At a special meeting held virtually on July 29, the Colorado Mountain College Board of Trustees unanimously voted to endorse SCR 20-001, a measure that will appear on Colorado’s Nov. 3 ballot.

If approved by Colorado voters, the Gallagher Amendment Repeal and Property Tax Assessment Rates Measure would repeal the most restrictive aspects of the Gallagher Amendment. It was passed by a bipartisan majority of the Colorado legislature in 2020 and certified for the ballot on June 12 this year.

The college’s trustees are supportive of repealing the Gallagher Amendment, a unique provision in the Colorado constitution that periodically and uniformly resets local revenues based on statewide economic trends.

Following the endorsement, CMC President and CEO Carrie Hauser praised the trustees’ action.

“Without raising taxes on the residents and businesses of our communities, the proposed Gallagher repeal would ensure long-term fiscal stability for CMC and all locally funded services, like fire districts, schools, and other special districts,” Hauser said.

‘Statewide action is needed’

“Two years ago, the citizens of CMC’s district passed measure 7D, which also took aim at the adverse effects of the Gallagher Amendment,” said Hauser. “Though important for CMC and supported by the overwhelming majority of voters in CMC’s district, passage of 7D doesn’t change the Gallagher Amendment’s basic flaws. Statewide action is needed for this.”

During a regular board meeting on May 20, CMC trustees first supported the measure, prior to its approval by the Colorado Senate. Now that it’s certified and on the ballot, the trustees again gave an official vote of support for its passage.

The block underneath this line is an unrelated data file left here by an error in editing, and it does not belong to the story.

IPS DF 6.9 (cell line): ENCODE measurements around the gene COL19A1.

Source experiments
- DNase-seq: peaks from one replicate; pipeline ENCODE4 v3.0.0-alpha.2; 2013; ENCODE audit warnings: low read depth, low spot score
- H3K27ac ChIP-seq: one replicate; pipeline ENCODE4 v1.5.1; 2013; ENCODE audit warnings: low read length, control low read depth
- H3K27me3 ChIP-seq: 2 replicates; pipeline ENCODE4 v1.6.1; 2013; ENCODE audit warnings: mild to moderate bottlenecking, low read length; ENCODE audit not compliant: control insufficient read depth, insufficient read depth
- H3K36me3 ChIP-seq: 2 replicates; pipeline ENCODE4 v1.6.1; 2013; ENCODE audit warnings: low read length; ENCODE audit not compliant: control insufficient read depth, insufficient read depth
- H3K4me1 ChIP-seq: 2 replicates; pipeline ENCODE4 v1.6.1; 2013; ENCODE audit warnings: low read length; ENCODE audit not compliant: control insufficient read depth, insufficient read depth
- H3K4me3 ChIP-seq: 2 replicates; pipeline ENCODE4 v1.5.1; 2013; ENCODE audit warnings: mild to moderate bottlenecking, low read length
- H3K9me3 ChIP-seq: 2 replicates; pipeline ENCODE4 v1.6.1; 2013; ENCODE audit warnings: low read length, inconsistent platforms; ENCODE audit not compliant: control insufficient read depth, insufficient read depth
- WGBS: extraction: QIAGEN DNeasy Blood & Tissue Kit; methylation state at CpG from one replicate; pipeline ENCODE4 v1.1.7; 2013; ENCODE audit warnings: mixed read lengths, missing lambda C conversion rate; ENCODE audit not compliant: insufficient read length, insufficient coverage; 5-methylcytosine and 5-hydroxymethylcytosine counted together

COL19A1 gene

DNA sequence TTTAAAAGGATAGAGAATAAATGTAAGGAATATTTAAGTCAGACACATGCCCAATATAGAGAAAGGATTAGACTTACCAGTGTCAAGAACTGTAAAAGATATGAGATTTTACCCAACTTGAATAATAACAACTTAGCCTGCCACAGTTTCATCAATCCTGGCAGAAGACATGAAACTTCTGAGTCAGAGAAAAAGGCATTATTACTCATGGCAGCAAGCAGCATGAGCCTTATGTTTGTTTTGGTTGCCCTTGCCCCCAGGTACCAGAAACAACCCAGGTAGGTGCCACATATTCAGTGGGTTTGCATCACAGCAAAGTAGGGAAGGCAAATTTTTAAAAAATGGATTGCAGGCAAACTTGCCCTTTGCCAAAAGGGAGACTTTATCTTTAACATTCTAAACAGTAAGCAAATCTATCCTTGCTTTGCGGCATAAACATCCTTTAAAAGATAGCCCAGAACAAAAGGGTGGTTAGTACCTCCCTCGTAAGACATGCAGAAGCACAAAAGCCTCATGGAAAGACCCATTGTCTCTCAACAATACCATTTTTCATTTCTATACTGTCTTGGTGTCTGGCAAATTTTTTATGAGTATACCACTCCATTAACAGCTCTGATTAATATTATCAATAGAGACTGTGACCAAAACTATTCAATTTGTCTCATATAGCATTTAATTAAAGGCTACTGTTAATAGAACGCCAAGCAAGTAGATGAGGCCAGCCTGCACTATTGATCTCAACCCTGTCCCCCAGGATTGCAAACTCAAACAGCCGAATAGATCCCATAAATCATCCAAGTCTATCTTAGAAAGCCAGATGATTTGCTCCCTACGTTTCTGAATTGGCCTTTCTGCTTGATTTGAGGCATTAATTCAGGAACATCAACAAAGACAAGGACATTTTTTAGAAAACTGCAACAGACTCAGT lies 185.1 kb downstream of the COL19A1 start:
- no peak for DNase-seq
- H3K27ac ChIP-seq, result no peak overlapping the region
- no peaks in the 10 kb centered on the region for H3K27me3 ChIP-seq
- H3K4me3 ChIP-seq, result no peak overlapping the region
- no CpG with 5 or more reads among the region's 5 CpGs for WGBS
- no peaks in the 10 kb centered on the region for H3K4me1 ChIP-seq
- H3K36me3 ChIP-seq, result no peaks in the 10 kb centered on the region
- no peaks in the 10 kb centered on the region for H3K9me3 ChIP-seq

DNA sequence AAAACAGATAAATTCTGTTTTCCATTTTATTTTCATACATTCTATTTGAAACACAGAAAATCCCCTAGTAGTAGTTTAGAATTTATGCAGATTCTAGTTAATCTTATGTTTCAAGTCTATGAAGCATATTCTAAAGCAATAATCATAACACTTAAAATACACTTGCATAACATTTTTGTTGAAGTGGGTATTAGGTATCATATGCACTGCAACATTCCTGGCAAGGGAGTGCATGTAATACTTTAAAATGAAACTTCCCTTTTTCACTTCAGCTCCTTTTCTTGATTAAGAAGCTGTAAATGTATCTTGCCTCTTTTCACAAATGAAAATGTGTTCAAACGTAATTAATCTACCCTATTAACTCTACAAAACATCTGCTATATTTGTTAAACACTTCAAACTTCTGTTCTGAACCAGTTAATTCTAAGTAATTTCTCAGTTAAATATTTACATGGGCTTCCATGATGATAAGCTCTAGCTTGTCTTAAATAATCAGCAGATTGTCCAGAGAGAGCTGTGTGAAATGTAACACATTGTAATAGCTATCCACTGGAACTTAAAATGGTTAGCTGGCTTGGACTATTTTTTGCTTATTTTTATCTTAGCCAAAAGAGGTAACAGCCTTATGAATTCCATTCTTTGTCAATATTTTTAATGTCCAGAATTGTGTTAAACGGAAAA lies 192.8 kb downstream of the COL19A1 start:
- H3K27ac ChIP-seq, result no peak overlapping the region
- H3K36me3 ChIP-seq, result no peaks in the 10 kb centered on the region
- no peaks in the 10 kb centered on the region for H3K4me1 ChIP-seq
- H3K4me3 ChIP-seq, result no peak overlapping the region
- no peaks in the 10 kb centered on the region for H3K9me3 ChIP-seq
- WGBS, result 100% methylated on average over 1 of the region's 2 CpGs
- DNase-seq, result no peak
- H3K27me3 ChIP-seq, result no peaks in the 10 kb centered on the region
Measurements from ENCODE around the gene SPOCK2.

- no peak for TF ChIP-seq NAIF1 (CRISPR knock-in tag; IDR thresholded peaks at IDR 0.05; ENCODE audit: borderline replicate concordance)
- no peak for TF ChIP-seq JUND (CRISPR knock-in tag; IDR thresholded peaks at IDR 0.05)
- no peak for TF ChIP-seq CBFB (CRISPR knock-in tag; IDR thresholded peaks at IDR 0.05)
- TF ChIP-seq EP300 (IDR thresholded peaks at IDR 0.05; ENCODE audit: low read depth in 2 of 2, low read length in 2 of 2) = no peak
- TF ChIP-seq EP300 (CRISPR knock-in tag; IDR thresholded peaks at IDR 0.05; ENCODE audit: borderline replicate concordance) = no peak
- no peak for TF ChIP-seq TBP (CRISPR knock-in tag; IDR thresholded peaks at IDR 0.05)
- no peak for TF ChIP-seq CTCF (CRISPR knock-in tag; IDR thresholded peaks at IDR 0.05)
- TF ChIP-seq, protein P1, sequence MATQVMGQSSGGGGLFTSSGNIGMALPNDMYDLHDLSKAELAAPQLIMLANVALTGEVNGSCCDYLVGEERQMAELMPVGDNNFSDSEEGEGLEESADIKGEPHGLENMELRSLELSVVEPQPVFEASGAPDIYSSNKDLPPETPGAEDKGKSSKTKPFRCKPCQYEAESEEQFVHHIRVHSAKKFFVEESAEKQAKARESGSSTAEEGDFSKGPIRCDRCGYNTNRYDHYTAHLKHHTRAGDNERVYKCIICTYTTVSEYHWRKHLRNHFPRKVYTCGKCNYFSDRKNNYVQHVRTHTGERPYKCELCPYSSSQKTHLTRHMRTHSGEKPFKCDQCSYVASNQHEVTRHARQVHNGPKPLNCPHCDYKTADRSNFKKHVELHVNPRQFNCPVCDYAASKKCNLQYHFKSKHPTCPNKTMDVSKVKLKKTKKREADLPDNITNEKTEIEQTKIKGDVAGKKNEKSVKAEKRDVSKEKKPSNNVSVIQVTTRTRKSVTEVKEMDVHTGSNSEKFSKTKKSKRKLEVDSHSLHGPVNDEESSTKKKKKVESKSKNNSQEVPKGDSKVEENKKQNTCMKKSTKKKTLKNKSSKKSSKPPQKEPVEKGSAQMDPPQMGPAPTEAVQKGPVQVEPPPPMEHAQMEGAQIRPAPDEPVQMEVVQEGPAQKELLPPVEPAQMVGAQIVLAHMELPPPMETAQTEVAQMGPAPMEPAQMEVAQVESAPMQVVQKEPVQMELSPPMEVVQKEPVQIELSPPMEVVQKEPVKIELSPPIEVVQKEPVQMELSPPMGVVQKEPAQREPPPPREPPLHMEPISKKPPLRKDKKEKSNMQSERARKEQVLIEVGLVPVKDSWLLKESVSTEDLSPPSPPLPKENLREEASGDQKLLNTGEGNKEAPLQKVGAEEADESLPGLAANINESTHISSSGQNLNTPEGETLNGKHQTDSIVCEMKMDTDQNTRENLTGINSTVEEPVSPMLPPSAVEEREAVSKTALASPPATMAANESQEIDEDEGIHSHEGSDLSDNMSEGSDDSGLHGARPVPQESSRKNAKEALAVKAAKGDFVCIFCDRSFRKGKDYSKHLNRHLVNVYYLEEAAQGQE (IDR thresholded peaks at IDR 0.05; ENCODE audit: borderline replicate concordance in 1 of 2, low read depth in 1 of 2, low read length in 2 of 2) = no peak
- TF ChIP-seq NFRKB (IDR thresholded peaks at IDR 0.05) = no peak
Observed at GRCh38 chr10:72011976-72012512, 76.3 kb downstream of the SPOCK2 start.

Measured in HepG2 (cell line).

CMC Board of Trustees President Patty Theobald of Summit County summarized the board’s support for SCR 20-001 by stating, “For several years, CMC and the Board of Trustees have played an active role in educating local citizens and businesses of the detrimental aspects of the Gallagher Amendment, an idea that has outlived its usefulness. We know firsthand how the amendment arbitrarily reduces services in our communities, which affects the quality of life throughout the state, especially in small, rural towns.”

Theobald added, “We are grateful that a bipartisan majority of the legislature, including those representing CMC’s district, had the courage and foresight to act now before permanent harm is done to our schools and special districts, including CMC.”

Exploring alternatives

An additional agenda item at the July 29 board meeting involved US Bank’s departure and Glenwood Springs Resort Chamber’s recent relocation within the college’s central services building at 802 Grand Avenue in Glenwood Springs.

“The process is just beginning,” said Matt Gianneschi, CMC chief operating officer and chief of staff. “We are exploring options and alternatives for CMC and the downtown Glenwood community that were previously unavailable.”